For anyone with childhood memories of peanut butter and jelly sandwiches, there's an element of nostalgia that plays perfectly with the fun of the marshmallow.  I'm really happy with the way these turned out, it's definitely not the last of my marshmallow experimentations.

Thursday, August 30, 2012

The end of an era

Calling the retirement of Andy Roddick from tennis the 'end of an era' probably sounds a little inflated. But I'm not talking about an era in the history of tennis, though that certainly can be argued.  After all, he's the last American man to have won a grand slam, to have held the number one world ranking, and he's been the driving force of the Davis Cup for years.

But no, this is the end of an era for me personally.  The commentators talk about watching Andy grow up on the court, and the truth is that I grew up along with him as a tennis fan.  Andy's the first player I really ever rooted for.  Yes, I loved Sampras, the king of Wimbledon, but Andy was my guy.  I cheered like nothing else when he won the US Open.  I cried like no other with each Wimbledon final.  I've seen him play three times: once at an exhibition match while I was in high school, then at the US Open years later just before starting another year in college, and finally when he bring the Davis Cup to Austin. 

And there's a part of me that owes something very special to Andy.  Because the night before Andy played in that last Wimbledon final, I was making all of those prayerful promises that fans make when they really want something.  Please, just let Andy win.  If Andy wins, I'll clean out my closet.  If Andy wins, I'll floss twice a day.  If Andy wins....I'll lose the weight.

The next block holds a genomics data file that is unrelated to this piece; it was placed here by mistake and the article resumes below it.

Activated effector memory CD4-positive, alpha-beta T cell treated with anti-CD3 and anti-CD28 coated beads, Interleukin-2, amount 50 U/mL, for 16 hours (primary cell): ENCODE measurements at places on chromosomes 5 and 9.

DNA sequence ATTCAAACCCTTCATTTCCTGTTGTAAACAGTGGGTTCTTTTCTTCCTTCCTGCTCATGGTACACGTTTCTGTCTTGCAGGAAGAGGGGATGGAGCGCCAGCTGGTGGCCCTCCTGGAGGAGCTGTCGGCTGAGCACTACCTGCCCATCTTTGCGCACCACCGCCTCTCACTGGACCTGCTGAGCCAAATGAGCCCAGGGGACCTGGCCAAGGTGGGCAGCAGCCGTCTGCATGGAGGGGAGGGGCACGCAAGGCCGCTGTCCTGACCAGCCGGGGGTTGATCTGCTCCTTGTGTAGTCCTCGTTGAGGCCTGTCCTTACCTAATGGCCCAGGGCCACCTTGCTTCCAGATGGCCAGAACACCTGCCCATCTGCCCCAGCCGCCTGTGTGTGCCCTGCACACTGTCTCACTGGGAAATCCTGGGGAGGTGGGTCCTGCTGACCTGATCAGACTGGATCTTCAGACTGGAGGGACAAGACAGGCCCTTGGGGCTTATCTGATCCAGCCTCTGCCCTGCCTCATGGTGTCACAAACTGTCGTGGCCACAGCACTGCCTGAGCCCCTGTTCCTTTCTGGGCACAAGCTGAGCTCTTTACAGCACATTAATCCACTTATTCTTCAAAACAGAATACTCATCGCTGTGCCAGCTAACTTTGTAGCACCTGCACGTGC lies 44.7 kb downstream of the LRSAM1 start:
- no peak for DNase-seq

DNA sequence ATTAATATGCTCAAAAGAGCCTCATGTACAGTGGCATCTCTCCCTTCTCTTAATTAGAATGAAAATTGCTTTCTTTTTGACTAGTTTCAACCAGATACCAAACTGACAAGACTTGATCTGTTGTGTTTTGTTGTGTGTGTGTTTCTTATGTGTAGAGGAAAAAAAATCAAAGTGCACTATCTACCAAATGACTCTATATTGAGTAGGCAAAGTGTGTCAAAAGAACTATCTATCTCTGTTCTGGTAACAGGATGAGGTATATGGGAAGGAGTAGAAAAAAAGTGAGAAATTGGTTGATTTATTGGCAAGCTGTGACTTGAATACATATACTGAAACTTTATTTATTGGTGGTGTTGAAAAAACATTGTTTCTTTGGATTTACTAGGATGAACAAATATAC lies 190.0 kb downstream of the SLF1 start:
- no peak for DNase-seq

If you know me in real life, you already know, but otherwise, I should tell you.  I used to weigh much more than I do now.  I lost a lot of weight in high school and then gained it all back plus interest throughout college.  There was no particular reason why this, the first summer after graduation, should be the moment when I really did lose the weight and keep it off.  There are, I'm sure, many more blogs' worth of things to say about it.  But what matters is that that promise, not even spoken aloud, just made to myself, that I would do it for Andy, somehow that carried through even the disappointment of his loss.  

I started slow, I began writing down everything I ate, I counted my calories and had my base metabolism tested.  I wore a pedometer and made 10,000 steps a day a requirement.  And each day that I did it built upon each other, making it easier to keep going just by virtue of momentum.  Until finally, a year, maybe a year and a half, later, I was a hundred and fifty pounds down.  I know, it's still a crazy number for me.  But that's what it is, and I've managed to maintain it.  

Is Andy Roddick the reason I lost the weight?  Of course not.  But it's just one of those associations that makes the news that this US Open will be his last even more emotional for me.  Because yes, it's about the game.  But it's also about the part of my life that happened alongside that game, and the milestones I marked with his victories and losses.  And that makes it hard to say goodbye.

Wednesday, August 29, 2012

Knit and tell: Fabulous Street Urchin Hat

I thought I'd start up another little series here and show off some of the finished objects (FO) that I've accomplished in my years of knitting so far.  Especially because I so want to tell you about the things I'm doing now, but I can't because they are for a swap and there is the slim chance that my spoilee will read this and discern that I am their spoiler and ruin the surprise of their goodies to come.  So I shall divert my enthusiasm and tell you about other things I have crafted.

And my debut entry is...the Fabulous Street Urchin Hat!